Mr. Kramer spoke on behalf of the Pacific Business Group on Health, which represents large employers in both the private and public sectors that provide health insurance to their employees. He stressed that businesses have a big stake in how Medicare works. Large employers, he testified, want to see physician payment directly tied to the value of the services that are provided, and that new and better performance measures are needed to support a new physician payment system. PBGH and its member companies strongly support the replacement of the SGR, he testified, but only if the new payment system results in significant improvements in health care quality and affordability. Additionally, he called on Congress to invest in the development of new and better performance measures to undergird the new payment system.
For more information, go to: http://energycommerce.house.gov/hearing/legislative-hearing-medicare-physician-payment-reform
The Senate Committee on Commerce, Science, and Transportation met on Tuesday, June 4, 2013 to examine the state of wireless communications in the United States, particularly the availability of wireless spectrum for devices.
Witnesses included: The Honorable Steve Largent, President and CEO, CTIA – The Wireless Association; Mr. Doug Webster, Vice President, Service Provider Routing, Mobility and Video Marketing, Cisco Systems; Mr. Steven K. Berry, President and CEO, Competitive Carriers Association; Ms. Delara Derakhshani, Policy Counsel, Consumers Union; Mr. Thomas Nagel, Senior Vice President, Business Development and Strategy, Communication and Data Services Comcast Corporation; and Mr. George Ford, Chief Economist, Phoenix Center.
Mr. Largent discussed how increased capital investment in wireless communications has increased adoption, usage, and innovation. He highlighted access to spectrum as the most important policy issues in wireless communications and encouraged Congress to repurpose bands held by Federal users for commercial use. Mr. Largent also stressed that Congress refrain from imposing stringent regulatory mandates that will raise costs and inhibit competitive differentiation among providers. Finally, he advocated replacing the current telecommunications taxation system with one that reflects 21st century communications connectivity, including keeping Internet access free from taxation.
Mr. Webster described the drastic growth in wireless communications in recent years, particularly with respect to mobile data traffic. He noted that the four factors driving increased mobile traffic include: (1) a dramatic increase in the number of users and connections to mobile networks; (2) increasingly advanced devices, such as smartphones and tablets, are consuming more data; (3) mobile data networks themselves are getting faster due to investment and new technology; and (4) a projected increase for Internet video of two-thirds of mobile traffic by 2017. To address this rapid growth, Mr. Webster recommended continued expansion of spectrum access by ensuring that the FCC follows through on its grant of auction authority as soon as possible.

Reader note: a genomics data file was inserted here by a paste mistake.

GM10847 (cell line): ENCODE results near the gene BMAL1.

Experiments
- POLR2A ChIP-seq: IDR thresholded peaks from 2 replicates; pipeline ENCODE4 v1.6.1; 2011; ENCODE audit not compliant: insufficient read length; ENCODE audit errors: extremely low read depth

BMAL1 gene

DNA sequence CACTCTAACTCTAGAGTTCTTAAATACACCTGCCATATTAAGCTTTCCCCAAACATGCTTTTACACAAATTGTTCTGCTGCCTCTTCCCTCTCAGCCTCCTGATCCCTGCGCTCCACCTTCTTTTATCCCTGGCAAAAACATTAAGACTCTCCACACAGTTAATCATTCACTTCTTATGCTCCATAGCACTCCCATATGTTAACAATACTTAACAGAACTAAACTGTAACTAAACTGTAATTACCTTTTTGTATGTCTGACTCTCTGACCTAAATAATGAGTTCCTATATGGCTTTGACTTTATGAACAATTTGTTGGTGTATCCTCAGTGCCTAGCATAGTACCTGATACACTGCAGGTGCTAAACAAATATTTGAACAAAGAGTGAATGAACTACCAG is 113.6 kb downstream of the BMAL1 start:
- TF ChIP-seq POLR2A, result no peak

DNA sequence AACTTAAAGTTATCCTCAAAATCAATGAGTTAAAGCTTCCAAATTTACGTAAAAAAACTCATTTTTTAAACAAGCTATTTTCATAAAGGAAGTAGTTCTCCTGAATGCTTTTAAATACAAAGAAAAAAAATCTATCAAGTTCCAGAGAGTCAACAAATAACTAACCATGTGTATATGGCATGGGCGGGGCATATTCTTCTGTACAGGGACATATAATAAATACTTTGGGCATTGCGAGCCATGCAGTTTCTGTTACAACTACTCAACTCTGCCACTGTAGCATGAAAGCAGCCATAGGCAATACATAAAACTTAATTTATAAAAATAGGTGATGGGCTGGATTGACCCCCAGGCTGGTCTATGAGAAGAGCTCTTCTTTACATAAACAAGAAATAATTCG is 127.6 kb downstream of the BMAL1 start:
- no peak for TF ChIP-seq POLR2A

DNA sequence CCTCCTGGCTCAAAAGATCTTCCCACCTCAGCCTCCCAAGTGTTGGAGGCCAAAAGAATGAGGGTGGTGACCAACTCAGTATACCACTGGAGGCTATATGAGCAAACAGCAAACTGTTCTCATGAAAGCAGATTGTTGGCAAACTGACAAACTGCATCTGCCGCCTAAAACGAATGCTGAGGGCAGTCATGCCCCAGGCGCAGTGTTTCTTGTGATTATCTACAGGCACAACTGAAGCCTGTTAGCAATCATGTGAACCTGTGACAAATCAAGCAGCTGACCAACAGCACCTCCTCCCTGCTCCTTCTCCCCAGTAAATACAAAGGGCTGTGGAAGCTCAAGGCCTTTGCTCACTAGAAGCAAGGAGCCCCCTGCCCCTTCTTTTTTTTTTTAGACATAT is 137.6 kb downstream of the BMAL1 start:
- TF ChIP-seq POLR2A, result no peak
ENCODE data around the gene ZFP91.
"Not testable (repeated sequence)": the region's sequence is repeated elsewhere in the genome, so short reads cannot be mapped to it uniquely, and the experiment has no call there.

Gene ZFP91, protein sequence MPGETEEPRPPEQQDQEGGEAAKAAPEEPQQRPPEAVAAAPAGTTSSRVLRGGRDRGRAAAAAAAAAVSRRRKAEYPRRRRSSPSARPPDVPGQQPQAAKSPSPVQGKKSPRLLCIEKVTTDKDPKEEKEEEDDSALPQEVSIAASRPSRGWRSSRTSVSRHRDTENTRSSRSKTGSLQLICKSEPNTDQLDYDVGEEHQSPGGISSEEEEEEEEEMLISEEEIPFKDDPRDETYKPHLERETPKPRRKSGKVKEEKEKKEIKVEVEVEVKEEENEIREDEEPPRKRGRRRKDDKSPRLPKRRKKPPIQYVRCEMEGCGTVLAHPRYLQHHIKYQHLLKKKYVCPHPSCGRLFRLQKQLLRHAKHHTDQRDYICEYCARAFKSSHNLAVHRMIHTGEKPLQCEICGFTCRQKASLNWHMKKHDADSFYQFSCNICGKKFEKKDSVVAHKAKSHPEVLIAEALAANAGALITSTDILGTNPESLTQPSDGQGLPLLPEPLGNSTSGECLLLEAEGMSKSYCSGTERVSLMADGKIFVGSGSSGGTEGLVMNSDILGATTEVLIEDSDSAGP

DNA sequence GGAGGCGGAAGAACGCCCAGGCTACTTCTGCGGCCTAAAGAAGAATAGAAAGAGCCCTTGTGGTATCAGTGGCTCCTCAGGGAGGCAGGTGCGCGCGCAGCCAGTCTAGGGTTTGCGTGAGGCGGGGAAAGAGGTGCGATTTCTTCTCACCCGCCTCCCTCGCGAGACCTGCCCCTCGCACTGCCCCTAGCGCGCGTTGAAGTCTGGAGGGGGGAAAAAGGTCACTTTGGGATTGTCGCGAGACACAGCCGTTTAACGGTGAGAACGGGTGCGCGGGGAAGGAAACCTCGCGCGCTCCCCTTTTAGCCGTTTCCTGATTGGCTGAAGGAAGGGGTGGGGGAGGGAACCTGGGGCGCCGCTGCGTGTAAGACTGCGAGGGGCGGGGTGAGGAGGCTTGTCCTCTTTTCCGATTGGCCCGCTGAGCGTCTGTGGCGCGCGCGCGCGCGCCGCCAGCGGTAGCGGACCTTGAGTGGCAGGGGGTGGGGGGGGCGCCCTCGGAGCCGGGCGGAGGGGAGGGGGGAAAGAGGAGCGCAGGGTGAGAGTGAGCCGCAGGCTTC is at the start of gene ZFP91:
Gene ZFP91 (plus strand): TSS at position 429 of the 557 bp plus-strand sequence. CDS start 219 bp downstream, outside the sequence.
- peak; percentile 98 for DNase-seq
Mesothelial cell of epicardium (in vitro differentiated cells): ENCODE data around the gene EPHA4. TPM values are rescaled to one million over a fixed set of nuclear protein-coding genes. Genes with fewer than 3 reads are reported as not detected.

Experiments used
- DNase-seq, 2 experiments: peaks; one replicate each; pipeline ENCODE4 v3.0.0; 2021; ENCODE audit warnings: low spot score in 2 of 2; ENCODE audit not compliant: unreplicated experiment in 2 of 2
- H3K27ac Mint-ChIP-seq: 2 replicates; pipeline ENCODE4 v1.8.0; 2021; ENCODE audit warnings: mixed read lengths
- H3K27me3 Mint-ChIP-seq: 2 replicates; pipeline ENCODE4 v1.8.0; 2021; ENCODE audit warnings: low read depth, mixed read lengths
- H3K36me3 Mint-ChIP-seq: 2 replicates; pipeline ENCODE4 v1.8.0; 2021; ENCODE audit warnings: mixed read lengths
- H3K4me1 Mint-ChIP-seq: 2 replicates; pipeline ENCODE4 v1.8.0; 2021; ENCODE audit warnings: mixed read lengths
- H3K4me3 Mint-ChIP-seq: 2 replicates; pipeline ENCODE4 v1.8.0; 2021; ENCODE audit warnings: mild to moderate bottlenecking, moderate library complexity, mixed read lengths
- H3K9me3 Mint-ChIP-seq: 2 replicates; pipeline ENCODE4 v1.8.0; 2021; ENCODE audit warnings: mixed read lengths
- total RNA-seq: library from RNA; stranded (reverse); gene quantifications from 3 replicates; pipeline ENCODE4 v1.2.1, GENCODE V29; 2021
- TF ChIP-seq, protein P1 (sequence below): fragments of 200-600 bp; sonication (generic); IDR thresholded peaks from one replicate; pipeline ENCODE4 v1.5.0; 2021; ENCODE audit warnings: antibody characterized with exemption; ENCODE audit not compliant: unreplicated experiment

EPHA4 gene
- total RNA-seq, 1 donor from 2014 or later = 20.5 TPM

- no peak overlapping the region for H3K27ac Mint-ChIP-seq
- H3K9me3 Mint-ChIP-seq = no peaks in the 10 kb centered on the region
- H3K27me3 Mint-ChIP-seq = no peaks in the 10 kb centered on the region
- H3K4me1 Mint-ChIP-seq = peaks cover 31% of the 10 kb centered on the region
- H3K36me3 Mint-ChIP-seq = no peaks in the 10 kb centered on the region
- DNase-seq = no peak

Ms. Derakshani echoed the other panelists calls for increased access to wireless spectrum; however, she cautioned that AT&T and Verizon are positioned to dominate the auctions unless the government puts in place appropriate rules to also give small carriers the opportunity to bid on this important limited resource. She also stated that consumers also will benefit if the government agrees to set aside spectrum for unlicensed uses.
For more information, go to: http://www.commerce.senate.gov/public/index.cfm?p=Hearings&ContentRecord_id=1c02913b-8fa6-4e0f-a66c-5eb477f95d7b&ContentType_id=14f995b9-dfa5-407a-9d35-56cc7152a7ed&Group_id=b06c39af-e033-4cba-9221-de668ca1978a
The House Committee on Homeland Security’s Subcommittee on Emergency Preparedness, Response, and Communications met on Tuesday, June 4, 2013 to examine the evolving role of social media and technology in responding to and recovering from disasters.